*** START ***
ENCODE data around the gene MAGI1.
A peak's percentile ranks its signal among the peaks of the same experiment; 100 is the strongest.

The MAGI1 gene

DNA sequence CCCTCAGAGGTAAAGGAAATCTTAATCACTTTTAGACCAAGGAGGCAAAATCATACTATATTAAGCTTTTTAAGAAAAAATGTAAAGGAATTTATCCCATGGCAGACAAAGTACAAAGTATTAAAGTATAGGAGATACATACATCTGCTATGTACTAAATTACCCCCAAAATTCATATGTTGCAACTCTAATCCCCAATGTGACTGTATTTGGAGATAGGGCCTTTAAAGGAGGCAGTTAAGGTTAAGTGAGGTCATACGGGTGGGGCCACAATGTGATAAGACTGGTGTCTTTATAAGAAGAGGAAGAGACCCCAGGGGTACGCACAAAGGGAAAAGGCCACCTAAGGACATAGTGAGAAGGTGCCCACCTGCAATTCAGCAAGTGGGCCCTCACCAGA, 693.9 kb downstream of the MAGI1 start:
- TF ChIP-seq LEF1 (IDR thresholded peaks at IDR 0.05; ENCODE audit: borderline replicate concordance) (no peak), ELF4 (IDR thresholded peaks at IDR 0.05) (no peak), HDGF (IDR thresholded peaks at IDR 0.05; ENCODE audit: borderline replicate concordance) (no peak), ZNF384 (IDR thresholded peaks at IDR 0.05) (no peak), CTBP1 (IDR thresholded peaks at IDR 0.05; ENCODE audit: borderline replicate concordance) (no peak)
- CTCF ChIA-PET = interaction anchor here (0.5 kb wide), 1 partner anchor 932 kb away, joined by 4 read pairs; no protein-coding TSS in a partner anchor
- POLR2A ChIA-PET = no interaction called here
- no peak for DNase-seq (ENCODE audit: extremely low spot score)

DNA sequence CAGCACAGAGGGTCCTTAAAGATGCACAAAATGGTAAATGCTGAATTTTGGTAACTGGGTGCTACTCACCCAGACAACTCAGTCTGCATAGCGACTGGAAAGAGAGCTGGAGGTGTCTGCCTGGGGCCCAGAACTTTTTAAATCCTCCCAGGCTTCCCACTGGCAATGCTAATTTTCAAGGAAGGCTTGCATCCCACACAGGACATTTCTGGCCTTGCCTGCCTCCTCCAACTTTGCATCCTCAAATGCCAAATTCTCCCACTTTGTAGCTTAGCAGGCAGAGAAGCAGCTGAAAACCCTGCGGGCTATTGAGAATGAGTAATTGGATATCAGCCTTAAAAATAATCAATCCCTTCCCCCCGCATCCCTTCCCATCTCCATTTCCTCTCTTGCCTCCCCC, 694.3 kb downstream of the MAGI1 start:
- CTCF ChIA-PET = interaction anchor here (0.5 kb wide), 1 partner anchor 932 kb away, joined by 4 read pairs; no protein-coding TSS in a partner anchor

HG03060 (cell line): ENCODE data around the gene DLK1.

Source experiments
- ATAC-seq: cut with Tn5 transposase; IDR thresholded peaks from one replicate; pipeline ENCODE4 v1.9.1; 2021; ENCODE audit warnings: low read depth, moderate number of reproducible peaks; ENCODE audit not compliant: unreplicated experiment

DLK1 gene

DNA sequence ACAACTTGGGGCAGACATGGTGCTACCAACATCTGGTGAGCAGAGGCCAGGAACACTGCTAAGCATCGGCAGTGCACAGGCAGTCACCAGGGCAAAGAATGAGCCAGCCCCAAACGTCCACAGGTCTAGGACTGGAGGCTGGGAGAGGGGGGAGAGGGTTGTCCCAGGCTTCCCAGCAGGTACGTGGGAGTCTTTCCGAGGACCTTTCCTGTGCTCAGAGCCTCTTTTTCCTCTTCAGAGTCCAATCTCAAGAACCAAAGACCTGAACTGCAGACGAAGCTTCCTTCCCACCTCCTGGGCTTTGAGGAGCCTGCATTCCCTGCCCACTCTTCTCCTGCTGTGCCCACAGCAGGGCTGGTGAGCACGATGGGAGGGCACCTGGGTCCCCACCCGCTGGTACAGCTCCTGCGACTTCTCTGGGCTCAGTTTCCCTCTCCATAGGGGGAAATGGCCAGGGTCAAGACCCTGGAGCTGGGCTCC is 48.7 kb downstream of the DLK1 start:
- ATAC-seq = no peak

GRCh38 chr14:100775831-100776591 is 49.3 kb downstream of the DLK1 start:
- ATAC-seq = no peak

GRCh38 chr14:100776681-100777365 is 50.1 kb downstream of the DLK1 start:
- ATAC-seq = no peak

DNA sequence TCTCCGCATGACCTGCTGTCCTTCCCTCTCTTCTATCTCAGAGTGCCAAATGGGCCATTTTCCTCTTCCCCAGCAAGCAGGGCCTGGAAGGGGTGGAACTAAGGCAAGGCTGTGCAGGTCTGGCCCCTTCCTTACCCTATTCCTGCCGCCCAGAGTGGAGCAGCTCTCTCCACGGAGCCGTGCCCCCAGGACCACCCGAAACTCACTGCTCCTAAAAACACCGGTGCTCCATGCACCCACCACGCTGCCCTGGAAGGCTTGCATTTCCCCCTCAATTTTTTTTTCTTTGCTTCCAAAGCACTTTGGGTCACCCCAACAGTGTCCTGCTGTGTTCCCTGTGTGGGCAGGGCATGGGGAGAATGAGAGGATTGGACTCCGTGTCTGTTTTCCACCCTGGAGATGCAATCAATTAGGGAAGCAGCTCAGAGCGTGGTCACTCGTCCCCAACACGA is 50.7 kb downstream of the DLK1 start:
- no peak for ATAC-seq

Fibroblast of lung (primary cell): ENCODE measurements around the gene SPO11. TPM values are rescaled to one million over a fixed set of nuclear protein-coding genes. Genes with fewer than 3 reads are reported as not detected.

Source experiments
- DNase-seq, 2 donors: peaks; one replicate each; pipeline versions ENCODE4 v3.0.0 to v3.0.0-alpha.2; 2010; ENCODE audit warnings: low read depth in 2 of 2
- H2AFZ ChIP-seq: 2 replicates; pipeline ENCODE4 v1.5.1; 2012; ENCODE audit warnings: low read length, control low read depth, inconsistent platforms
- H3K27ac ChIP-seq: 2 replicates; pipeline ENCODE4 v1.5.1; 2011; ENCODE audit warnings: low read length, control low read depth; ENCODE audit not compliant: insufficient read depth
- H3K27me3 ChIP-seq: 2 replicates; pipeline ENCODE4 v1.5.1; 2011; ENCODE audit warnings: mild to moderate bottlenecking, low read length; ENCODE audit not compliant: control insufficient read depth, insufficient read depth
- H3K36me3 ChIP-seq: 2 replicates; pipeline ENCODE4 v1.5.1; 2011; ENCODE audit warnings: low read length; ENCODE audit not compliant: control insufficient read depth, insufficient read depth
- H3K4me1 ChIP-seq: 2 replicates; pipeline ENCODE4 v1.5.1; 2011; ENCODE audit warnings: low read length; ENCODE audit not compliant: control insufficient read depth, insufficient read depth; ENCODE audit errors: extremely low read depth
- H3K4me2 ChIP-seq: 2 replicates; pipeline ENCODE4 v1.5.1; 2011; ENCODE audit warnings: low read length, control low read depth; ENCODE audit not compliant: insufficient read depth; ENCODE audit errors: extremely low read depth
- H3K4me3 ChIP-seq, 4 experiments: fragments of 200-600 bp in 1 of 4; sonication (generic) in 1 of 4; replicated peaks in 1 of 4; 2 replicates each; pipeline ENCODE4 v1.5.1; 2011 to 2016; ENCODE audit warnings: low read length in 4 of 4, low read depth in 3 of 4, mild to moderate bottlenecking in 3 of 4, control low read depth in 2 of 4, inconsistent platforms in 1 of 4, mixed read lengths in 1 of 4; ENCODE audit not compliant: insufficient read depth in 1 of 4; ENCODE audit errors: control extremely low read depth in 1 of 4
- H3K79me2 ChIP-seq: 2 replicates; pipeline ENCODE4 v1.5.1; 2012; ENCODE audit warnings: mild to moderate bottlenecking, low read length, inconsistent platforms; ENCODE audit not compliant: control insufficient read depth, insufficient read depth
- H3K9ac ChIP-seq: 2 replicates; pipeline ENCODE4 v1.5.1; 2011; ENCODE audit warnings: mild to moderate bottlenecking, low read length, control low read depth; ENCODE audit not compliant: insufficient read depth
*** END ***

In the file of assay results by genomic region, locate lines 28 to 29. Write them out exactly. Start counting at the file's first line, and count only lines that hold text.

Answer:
- H3K27me3 ChIP-seq: 2 replicates; pipeline ENCODE4 v1.5.1; 2011; ENCODE audit warnings: mild to moderate bottlenecking, low read length; ENCODE audit not compliant: control insufficient read depth, insufficient read depth
- H3K36me3 ChIP-seq: 2 replicates; pipeline ENCODE4 v1.5.1; 2011; ENCODE audit warnings: low read length; ENCODE audit not compliant: control insufficient read depth, insufficient read depth